7

The title pretty much asks the question but I know using overflow-y: hidden and overflow-x: hidden you can hide either the top and bottom or the left and ride side of an element but is there a way to only hide one side using these selectors.

In particular I am interested in hiding the bottom of a div that is overflowing but not the top.

If not is there any other CSS only way to accomplish this desired effect?

There is a legitimate purpose for needing this and I'd like to see if there is a standard way of doing this.

To explain slightly, I am only in control of the CSS for a slideshow and I need to push an element inside the slideshow div up above the div however the overflow: hidden values are cutting off this pushed up div when I do this. I can remove the overflow: hidden completely of course but then that doesn't make for a very good slideshow!

A fiddle is included below:

https://jsfiddle.net/ejhyz7t3/

  • 1
    Please write a fiddle to demonstrate what you are trying to do. – Marc Audet Mar 26 '13 at 22:47
  • 1
    Make sure the content doesn't start above the top of the div? – Mark Parnell Mar 26 '13 at 22:47
  • Hi Mark Parnell. I wish it were so easy but it is something I am only in control of the CSS for and I need to push an element inside the div up above the div however the overflow: hidden values are cutting this off when I do it. – Peter Featherstone Mar 26 '13 at 22:48
  • 1
    Maybe you could draw a simple graphic showing what you want to achieve!? – Ignitor Mar 26 '13 at 22:55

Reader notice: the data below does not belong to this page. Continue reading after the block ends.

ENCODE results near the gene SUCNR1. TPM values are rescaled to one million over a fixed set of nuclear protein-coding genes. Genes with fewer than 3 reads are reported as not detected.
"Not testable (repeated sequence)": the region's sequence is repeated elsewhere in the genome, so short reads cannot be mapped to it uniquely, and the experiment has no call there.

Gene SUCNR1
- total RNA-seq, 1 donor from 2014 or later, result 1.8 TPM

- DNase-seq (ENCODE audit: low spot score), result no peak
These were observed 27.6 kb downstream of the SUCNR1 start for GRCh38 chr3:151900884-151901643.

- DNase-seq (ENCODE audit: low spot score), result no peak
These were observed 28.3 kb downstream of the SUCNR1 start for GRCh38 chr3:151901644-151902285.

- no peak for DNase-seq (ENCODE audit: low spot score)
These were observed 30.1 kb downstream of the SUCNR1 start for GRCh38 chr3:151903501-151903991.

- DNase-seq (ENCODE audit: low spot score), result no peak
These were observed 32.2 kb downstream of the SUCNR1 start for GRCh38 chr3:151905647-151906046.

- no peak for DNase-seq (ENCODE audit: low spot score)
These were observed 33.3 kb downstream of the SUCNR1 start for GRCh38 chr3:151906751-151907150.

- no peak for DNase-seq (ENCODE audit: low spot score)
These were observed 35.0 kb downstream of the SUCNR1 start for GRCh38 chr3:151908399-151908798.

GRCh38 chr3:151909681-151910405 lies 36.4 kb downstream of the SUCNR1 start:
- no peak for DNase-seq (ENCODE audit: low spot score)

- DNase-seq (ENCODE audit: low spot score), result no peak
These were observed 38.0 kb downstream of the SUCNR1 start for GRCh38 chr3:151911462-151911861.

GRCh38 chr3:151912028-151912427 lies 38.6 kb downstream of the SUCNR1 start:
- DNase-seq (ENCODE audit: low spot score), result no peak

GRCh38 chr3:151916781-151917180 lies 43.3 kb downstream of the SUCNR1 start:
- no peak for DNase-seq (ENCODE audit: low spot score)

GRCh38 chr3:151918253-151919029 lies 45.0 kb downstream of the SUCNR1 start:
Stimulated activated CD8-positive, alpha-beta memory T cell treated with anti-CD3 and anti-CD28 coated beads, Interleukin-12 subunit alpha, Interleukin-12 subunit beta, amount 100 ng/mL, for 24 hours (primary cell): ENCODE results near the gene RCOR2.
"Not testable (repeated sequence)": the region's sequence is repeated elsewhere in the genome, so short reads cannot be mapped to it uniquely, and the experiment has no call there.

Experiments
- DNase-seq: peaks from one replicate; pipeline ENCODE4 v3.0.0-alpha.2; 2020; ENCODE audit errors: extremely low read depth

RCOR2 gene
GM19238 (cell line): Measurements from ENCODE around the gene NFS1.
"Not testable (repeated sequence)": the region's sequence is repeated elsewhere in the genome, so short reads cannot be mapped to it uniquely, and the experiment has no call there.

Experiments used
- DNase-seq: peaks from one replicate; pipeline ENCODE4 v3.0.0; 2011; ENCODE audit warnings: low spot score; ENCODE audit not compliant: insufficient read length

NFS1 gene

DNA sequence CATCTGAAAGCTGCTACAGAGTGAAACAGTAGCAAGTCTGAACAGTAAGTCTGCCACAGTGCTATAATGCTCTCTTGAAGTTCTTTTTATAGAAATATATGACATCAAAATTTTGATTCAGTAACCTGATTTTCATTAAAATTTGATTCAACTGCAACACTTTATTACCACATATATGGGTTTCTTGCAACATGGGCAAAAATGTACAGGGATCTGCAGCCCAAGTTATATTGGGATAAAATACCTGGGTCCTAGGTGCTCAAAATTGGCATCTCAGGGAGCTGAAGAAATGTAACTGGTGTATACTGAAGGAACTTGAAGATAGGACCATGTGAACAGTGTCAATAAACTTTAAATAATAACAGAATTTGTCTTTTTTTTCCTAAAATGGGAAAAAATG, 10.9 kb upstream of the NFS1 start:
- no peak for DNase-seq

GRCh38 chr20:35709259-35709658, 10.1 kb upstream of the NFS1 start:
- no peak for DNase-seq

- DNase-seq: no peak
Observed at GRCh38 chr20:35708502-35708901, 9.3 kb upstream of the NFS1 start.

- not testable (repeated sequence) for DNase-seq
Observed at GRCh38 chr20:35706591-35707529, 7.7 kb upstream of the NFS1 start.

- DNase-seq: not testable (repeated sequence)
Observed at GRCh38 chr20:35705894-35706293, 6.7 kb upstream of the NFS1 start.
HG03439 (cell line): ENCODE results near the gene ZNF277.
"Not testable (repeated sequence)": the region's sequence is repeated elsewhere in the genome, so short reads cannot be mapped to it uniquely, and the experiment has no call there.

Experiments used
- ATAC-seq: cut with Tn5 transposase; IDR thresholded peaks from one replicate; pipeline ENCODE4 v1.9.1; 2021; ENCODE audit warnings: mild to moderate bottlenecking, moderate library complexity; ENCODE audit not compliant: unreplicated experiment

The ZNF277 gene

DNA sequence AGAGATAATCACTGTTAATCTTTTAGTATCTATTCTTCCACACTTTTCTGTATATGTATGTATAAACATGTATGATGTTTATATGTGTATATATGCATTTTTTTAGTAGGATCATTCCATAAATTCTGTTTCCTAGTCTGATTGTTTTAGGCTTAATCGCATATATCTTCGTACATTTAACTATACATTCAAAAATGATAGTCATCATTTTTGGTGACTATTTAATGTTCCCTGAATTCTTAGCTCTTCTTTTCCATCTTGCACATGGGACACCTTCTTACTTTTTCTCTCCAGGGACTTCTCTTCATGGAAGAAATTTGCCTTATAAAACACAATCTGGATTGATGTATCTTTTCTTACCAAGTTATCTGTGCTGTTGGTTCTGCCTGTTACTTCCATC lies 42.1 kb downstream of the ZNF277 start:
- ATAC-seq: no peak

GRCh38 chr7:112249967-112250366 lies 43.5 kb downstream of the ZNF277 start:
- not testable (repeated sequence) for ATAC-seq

• 1
    I believe it is something similar to this jsFiddle demo. I cannot get it to not crop after the overflow-y is applied either. – Travis J Mar 26 '13 at 22:58
1

The below jsfiddle based on the example in the question provides the desired effect of cutting off only the bottom edge using clip:

https://jsfiddle.net/ejhyz7t3/2/

The full code is copied below for reference:

HTML

<div class="outer-container">
   <div class="inner-container">
   </div>
</div>

CSS

.outer-container {
  background: red;
  height: 100px;
  margin-top: 100px;
  width: 150px;
  padding-left: 50px;
}

.inner-container {
  background: green;
  height: 200px;
  width: 100px;
  transform: translateY(-50px);
  position: absolute;
  clip: rect(0, 100px, 150px, 0);
}
0

I had a similar issue where I had a draggable div that I wanted to overflow to the right/down, but not top/left. I solved it by adjusting the z-index. The container div to z-index:0px; the draggable to z-index:500px; and the divs in the top and left (menus) to z-index:1000px;. This effectively sandwiched the draggable layer allowing to overflow in the directions I wanted.

  • 5
    z-index is not to be given in px – nottinhill Nov 19 '16 at 7:18
-1
.mydiv {  
    clip: rect(-100px, -100px, auto, -100px);  
}

Setting the bottom part of the clip rect to auto clips like overflow: hidden would have. The -100px values are arbitrarily chosen to leave some room for overflowing.

Your Answer

By clicking “Post Your Answer”, you agree to our terms of service, privacy policy and cookie policy

Not the answer you're looking for? Browse other questions tagged or ask your own question.